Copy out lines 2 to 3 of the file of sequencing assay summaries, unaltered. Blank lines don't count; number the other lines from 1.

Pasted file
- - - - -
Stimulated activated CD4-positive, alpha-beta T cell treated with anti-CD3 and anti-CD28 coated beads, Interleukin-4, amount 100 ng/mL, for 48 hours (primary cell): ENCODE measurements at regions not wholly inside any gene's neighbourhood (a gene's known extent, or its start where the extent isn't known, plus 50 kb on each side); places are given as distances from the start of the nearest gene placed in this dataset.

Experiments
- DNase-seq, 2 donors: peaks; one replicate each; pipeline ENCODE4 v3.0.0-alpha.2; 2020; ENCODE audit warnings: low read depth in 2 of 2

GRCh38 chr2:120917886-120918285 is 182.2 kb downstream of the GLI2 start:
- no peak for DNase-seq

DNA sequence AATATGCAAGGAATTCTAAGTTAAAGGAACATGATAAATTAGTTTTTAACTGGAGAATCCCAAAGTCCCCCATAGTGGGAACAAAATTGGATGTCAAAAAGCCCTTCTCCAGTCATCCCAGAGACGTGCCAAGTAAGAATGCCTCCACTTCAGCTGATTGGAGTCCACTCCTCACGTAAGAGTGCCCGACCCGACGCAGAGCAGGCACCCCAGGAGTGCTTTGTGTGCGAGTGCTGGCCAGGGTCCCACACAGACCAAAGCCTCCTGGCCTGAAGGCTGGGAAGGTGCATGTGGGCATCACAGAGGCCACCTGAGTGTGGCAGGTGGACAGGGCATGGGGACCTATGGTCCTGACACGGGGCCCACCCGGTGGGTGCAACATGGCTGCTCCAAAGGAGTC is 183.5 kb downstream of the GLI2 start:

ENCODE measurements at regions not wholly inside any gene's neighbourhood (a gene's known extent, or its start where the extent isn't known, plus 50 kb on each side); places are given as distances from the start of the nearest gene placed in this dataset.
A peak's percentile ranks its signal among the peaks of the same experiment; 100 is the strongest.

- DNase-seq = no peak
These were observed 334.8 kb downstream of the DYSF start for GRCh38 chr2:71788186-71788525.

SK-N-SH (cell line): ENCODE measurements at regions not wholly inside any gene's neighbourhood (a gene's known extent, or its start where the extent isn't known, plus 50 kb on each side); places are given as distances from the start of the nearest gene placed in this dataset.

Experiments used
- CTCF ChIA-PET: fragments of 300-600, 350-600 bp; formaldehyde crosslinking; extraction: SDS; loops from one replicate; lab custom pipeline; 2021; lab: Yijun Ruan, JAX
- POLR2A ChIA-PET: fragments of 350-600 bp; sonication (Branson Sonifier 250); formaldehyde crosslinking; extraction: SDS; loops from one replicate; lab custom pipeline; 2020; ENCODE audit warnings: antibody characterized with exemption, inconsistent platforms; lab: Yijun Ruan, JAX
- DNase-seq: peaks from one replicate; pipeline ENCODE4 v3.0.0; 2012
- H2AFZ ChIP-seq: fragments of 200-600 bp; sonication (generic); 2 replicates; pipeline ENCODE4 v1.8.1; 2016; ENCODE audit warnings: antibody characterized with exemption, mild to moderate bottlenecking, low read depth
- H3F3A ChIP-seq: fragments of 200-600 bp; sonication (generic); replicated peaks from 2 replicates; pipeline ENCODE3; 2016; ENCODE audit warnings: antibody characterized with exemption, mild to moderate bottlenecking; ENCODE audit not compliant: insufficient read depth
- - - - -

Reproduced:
Experiments
- DNase-seq, 2 donors: peaks; one replicate each; pipeline ENCODE4 v3.0.0-alpha.2; 2020; ENCODE audit warnings: low read depth in 2 of 2